Polystyrene (PS) and cyclo-olefin polymer (COP)[5] have been shown to be suitable for cell culture while alleviating the absorption of small hydrophobic molecules and release of an uncrosslinked oligomers that are present with PDMS.
Cyclo-olefin copolymer (COC)[6] [7] [8] are a category of COP made with multiple kinds of monomers. Some variants have high biological inertness and are suitable for cell culture after an air-plasma treatment for HeLa cells. [9]

Polymethyl-methacrylate (PMMA) is a thermoplastic that can not only be hot-embossed, but also laser etched, reducing the number of components needed for the microfabrication process. [10] [11] [12]

Polycarbonate (PC) is already a widely used material for cell culture, it has also been used with microfluidics. However, the closed nature of the channels with the non-permeable nature of the material makes it non ideal with the specific constraints of microfluidics. PC is therefore often used in conjunction with PDMS in hybrid chips to produce oxygen gradients thanks to the low oxygen permeability. [13]

Thermoplastics like COC, PMMA and PC have been shown to exhibit significantly more autofluorescence than PDMS making them unsuitable for certain detection methods. [14]

Soft thermoplastic elastomer

The use of elastomeric soft materials is of great interest for microfluidics as a whole. The low rigidity of such material makes them sufficiently deformable for the direct fabrication of embedded mechanical elements such as micropumps and valves. This makes complex functions far easier to implement in elastomeric materials like PDMS. Another category of elastomeric materials is soft thermoplastic elastomers (sTPE). They are block copolymers comprising of an elastomeric matrix with hard thermoplastic domains comprised of multiple blocks small enough to be continuous at the microdevice scale (µm). This gives chemical properties and an easy molding process close to hard thermoplastics with the elastomeric properties allowing for easy bonding and micromechanical features.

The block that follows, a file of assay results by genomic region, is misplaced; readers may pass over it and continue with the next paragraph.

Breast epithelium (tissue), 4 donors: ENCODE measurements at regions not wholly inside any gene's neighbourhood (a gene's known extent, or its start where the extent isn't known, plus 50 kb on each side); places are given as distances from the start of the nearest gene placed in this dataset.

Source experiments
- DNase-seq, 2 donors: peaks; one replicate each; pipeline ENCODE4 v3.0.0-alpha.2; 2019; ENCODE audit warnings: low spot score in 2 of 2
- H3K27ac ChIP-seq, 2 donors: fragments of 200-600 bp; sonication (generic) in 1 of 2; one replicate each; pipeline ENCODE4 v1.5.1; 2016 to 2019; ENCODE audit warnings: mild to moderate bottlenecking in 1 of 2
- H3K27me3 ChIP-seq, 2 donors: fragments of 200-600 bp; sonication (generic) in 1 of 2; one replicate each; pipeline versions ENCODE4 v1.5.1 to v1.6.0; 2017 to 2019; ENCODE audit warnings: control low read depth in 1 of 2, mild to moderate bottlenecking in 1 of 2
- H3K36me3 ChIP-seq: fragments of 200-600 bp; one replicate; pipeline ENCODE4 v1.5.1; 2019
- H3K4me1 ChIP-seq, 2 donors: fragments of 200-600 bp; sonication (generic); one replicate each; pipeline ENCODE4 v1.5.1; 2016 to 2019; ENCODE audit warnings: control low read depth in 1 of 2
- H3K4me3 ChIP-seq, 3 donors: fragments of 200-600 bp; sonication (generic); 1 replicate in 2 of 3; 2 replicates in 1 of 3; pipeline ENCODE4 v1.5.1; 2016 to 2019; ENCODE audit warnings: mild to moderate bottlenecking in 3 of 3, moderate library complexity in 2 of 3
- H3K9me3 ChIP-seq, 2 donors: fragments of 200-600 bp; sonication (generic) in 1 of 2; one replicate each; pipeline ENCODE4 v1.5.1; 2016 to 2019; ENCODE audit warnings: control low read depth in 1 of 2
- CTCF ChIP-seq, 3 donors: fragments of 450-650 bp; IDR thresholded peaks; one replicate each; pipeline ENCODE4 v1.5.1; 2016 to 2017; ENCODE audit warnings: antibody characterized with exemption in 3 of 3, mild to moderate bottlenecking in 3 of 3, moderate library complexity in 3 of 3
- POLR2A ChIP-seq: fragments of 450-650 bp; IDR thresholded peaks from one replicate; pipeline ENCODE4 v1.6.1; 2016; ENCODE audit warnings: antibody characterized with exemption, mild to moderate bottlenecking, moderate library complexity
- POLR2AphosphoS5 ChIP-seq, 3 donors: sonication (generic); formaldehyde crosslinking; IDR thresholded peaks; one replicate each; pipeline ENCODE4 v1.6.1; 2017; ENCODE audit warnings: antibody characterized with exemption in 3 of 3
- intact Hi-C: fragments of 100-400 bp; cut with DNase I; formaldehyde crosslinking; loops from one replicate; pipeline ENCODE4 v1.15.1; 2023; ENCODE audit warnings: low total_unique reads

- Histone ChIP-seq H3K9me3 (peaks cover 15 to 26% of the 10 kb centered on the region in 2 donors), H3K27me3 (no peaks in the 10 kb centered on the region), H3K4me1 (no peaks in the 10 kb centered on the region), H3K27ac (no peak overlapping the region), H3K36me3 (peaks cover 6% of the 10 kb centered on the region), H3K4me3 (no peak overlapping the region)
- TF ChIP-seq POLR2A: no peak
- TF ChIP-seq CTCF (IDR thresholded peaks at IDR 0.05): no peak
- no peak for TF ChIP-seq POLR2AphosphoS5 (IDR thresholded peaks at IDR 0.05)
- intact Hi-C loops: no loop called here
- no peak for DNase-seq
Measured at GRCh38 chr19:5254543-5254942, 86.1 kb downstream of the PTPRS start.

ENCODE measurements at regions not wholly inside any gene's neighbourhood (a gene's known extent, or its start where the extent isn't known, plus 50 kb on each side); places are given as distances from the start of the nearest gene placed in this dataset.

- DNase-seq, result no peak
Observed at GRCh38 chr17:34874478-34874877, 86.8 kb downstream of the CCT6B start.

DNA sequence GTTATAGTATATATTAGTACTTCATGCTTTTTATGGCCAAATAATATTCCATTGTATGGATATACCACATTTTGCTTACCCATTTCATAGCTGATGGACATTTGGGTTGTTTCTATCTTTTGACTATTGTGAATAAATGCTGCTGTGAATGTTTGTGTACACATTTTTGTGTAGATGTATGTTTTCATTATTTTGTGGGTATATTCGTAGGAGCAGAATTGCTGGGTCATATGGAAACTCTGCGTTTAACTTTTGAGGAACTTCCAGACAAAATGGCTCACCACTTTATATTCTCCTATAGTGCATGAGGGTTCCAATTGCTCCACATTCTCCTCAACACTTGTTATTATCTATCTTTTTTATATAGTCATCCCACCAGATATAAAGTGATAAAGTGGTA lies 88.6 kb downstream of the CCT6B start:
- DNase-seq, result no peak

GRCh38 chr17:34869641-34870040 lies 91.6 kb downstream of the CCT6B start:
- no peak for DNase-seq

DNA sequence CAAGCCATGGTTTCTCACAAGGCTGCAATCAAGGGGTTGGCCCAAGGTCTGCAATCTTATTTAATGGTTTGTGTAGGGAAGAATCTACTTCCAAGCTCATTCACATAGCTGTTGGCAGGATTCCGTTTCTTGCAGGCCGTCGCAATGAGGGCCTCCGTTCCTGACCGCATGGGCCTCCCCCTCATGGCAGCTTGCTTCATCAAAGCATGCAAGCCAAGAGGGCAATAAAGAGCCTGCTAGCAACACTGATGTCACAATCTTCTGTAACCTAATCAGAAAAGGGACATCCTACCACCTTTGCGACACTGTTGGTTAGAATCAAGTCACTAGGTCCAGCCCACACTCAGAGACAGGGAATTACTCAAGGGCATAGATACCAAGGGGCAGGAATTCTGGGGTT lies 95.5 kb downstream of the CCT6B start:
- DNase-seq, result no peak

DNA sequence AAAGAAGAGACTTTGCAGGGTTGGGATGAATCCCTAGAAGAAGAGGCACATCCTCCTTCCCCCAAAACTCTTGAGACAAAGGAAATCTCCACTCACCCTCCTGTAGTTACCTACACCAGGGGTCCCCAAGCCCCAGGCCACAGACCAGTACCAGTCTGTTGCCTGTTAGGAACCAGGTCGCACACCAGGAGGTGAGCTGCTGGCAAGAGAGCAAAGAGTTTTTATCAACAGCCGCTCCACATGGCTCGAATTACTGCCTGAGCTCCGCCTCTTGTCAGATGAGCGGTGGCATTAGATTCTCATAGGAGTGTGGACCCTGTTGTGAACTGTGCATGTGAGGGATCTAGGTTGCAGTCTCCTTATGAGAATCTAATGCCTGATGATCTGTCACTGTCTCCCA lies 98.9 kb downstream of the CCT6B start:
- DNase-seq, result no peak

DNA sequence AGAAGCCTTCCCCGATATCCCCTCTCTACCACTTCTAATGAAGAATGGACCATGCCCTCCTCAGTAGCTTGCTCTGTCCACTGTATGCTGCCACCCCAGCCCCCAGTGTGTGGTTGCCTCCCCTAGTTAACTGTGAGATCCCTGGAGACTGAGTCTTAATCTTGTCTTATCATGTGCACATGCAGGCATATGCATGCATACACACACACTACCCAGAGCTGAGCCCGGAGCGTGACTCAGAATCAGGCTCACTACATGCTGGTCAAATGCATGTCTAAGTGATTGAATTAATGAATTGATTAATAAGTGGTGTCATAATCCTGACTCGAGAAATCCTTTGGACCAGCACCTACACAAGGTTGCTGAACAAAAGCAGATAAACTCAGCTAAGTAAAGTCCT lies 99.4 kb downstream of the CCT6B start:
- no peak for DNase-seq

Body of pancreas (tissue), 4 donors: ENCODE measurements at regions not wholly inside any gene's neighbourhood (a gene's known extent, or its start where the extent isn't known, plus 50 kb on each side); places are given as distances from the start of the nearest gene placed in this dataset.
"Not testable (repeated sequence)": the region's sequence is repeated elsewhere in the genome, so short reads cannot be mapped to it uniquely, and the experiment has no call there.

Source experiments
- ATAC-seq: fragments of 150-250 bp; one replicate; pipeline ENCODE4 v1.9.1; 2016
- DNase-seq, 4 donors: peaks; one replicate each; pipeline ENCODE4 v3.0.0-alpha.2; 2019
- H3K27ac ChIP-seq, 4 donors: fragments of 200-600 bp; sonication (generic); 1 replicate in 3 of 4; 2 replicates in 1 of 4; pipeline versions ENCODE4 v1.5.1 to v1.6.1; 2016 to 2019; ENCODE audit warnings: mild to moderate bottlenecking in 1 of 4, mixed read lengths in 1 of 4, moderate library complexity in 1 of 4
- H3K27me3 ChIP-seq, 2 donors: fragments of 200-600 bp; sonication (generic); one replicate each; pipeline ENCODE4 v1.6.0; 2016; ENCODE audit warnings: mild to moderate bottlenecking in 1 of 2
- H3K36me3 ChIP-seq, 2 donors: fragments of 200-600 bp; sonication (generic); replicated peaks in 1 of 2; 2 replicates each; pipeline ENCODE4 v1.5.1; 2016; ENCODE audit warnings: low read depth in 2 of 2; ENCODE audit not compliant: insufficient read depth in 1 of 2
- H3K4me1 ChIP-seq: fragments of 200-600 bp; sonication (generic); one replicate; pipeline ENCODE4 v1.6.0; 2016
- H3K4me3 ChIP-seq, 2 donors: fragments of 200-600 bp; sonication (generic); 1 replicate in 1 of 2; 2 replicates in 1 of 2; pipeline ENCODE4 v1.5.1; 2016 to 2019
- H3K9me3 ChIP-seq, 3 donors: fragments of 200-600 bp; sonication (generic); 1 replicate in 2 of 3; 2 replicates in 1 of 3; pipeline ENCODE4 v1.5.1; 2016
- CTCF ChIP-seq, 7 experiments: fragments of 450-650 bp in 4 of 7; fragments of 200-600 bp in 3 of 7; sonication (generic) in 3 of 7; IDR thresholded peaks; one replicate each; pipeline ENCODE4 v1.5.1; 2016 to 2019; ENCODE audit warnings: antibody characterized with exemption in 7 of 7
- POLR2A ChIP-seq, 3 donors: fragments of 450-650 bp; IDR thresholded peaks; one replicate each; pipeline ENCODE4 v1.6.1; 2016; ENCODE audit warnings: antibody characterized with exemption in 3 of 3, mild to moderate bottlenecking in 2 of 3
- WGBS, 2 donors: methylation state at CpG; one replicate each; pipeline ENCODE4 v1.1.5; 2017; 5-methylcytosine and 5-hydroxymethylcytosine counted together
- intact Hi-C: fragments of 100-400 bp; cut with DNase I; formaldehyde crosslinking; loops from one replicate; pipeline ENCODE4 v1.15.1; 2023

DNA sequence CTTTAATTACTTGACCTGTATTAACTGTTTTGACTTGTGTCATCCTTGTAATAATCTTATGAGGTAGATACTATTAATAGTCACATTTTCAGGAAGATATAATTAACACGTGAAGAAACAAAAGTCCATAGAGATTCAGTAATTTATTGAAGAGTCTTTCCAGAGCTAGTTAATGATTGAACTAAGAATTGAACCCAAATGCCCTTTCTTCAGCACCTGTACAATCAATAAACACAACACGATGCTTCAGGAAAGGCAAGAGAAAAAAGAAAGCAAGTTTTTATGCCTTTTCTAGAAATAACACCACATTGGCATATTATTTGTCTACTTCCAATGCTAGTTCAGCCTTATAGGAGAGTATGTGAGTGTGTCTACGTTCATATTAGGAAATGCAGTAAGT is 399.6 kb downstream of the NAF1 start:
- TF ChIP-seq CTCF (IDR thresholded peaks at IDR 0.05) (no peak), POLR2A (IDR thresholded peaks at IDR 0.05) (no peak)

Flexdym[15] is a sTPE developed to alleviate PDMS drawbacks in microfluidics with regards to quick prototyping, adsorption, absorption and substrate bonding while keeping the advantages like softness, optical properties, biocompatibility and gas permeability. It can be used for cell culture thanks to it’s gas permeability (although it is lower than in PDMS) and the prototyping can be extremely quick, taking only minutes to go from the molding process to the final sealed chip. It can also be injected meaning that scaling up to an industrial scale is straightforward.

Perfluoropolyethers (PFPE) [16] have been utilized for cell culture and show performance similar to PDMS chips mainly thanks to their gas permeability. PFPE are soft and transparent, making them very similar to PDMS. They can be patterned directly by photolithography which is a significant advantage as it eliminates the need for a mold and reduces the number of steps for microchip production. However, some drawbacks are the high cost and the really high chemical inertness of the material making surface modification difficult.

Glass [17] has some really interesting properties for microfluidic cell culture, especially its chemical stability and optical properties can be used for increased measurement repeatability. However, complex and costly production makes it a niche material for research and industry alike. Glass stays a premium material for prototyping, but the versatility of surface treatments available to it and its resistance can make up for the higher cost, especially for reusable chips.

Paper-based microfluidics is a recent development for the production of low-cost point of care applications. The impression of culture microreactors onto paper by modifying the surface to enhance cellular adhesion is particularly promising for future low cost cell detection diagnostics. [18]